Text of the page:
If Detroit should fail to abide by the terms of its consent agreement with the state and lose complete control of city government, don't be surprised if city jewels start to go on sale. We can think of nothing as valuable, or more in need of remaining in public hands, than the third-largest water and sewer utility in the United States. As the problems of climate change continue, and water shortages in other parts of the United States grow more severe, privatized water corporations will be salivating over the prospect of getting their claws into something as essential as Detroit's Water Works Park, which has the potential to produce up to 320 million gallons of drinking water a day. If you want an idea of how the public will react if there are attempts to give a profit-driven company control of something as essential as water, check out the excellent documentary The Water Front, which chronicles the fight that ensued when an appointed manager attempted to sell off Highland Park's water system.

Best Public Project 

to Push Through

New International Trade Crossing

Michigan Gov. Rick Snyder is in favor of building a new publicly owned bridge across the Detroit River. So are his four gubernatorial predecessors, ditto the governments of Ontario and Canada (willing to pay Michigan's share of the project), the U.S. government, automakers, labor unions, chambers of commerce far and wide. Two key entities are against. There's the Detroit International Bridge Co., owned by the Moroun family, which is willing to spend vast amounts of money and say just about anything in a desperate attempt to stave off the competition the new bridge would offer their near-monopoly. And then there's the Michigan Legislature, under the sway of the Moroun family's largesse. If the Legislature can't be convinced this is the best interest of the region, state and nation, then Gov. Snynder needs to employ one of the options he says are available and get the job done by taking executive action. No other single action can provide this struggling state with the economic benefit the NITC does.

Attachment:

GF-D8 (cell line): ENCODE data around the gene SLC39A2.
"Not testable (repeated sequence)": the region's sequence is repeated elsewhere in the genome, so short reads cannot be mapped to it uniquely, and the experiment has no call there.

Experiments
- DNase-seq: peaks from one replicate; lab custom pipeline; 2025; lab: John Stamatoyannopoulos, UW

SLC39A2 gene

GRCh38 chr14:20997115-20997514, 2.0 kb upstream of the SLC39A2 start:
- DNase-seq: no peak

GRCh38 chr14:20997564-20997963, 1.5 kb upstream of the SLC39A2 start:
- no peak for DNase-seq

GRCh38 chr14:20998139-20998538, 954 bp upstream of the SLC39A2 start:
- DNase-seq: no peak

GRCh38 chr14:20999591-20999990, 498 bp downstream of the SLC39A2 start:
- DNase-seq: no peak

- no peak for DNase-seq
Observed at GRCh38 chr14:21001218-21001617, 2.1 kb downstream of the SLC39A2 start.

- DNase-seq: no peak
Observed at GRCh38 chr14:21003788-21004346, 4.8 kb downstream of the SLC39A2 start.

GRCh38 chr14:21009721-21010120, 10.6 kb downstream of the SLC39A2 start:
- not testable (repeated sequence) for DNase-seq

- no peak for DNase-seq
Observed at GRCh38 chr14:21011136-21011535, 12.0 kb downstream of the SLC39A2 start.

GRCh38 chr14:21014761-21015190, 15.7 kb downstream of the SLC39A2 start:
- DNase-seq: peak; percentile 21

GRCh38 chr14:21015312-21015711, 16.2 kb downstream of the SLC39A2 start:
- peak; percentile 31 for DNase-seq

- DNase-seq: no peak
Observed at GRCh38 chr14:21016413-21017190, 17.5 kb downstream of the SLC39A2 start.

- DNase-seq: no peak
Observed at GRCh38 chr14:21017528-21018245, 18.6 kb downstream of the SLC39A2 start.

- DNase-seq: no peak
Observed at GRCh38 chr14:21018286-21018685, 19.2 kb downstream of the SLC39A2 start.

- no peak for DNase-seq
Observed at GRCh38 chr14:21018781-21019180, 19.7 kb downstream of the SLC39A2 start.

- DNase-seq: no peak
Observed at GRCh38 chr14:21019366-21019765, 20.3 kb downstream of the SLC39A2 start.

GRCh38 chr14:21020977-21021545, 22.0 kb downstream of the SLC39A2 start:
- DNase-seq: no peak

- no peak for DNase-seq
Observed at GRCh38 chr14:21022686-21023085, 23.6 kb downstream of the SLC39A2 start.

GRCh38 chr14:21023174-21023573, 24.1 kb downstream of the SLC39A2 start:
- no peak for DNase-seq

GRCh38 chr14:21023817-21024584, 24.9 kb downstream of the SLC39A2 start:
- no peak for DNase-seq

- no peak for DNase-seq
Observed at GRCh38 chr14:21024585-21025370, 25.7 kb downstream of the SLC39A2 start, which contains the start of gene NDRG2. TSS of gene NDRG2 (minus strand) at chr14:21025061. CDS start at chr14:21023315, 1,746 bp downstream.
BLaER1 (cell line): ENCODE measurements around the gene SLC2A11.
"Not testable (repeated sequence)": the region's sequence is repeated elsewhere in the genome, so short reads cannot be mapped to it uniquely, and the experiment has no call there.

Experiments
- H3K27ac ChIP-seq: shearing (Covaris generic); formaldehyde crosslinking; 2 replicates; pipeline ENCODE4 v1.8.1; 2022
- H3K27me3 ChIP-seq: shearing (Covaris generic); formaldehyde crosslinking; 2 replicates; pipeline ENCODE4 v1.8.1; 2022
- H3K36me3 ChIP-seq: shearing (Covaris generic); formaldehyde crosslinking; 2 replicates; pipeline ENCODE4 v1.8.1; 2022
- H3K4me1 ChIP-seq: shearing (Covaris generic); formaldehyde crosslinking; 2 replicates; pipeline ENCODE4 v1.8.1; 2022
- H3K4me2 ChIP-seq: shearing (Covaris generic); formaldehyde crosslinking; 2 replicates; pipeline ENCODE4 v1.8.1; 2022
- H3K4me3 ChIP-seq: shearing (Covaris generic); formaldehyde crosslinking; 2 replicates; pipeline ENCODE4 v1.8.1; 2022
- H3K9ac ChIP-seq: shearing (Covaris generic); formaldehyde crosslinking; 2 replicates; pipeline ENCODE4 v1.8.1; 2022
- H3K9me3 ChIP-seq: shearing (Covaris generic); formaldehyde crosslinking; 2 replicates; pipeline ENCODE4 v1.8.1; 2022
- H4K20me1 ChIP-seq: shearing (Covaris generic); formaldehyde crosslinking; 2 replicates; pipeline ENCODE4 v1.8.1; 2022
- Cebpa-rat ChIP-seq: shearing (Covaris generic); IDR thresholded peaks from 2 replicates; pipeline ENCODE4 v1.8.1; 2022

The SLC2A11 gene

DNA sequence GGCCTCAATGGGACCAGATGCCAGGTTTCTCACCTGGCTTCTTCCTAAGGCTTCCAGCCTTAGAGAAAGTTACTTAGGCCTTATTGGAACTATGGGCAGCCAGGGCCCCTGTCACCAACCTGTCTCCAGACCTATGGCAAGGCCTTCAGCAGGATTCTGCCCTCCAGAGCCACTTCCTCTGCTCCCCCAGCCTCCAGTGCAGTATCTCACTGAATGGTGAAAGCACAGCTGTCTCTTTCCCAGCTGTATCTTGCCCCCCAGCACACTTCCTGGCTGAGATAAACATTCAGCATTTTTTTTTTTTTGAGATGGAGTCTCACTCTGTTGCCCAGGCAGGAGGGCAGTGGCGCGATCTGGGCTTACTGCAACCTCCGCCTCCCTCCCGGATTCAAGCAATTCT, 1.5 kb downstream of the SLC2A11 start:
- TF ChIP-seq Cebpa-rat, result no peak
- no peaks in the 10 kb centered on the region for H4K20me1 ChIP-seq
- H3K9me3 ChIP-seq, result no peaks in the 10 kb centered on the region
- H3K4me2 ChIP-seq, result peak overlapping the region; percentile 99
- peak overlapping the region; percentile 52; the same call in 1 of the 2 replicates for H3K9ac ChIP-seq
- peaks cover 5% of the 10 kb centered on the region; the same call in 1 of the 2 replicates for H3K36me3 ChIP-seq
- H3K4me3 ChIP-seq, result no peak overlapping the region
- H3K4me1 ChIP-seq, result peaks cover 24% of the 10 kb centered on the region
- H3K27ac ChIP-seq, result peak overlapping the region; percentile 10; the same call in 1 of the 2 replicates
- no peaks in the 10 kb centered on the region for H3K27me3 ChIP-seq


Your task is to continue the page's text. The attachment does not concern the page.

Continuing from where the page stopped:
Best Way for Matty Moroun to Improve His Public Image

Give Detroit the Ambassador Bridge or ... 

The 84-year-old billionaire Moroun has already recouped his shrewd investment in the Ambassador Bridge many times over, having leveraged the value of the bridge with duty-free operations and the tax-free truck fueling stations at the Gateway Plaza and all sorts of other businesses. So why not make a grand gesture and give back to the city that has given so much to him? Generating an estimated $60 million to $100 million in revenue annually, the bridge could immediately go a long way toward solving Detroit's financial crisis and put it on a sound footing from which to begin growing again. Matty would immediately go from being a despised villain to a sainted hero remembered for all time as the man who helped save Detroit. ... OK, we're dreaming. But he could at least drop his opposition to the NITC and free the legislators under his sway to do the right thing.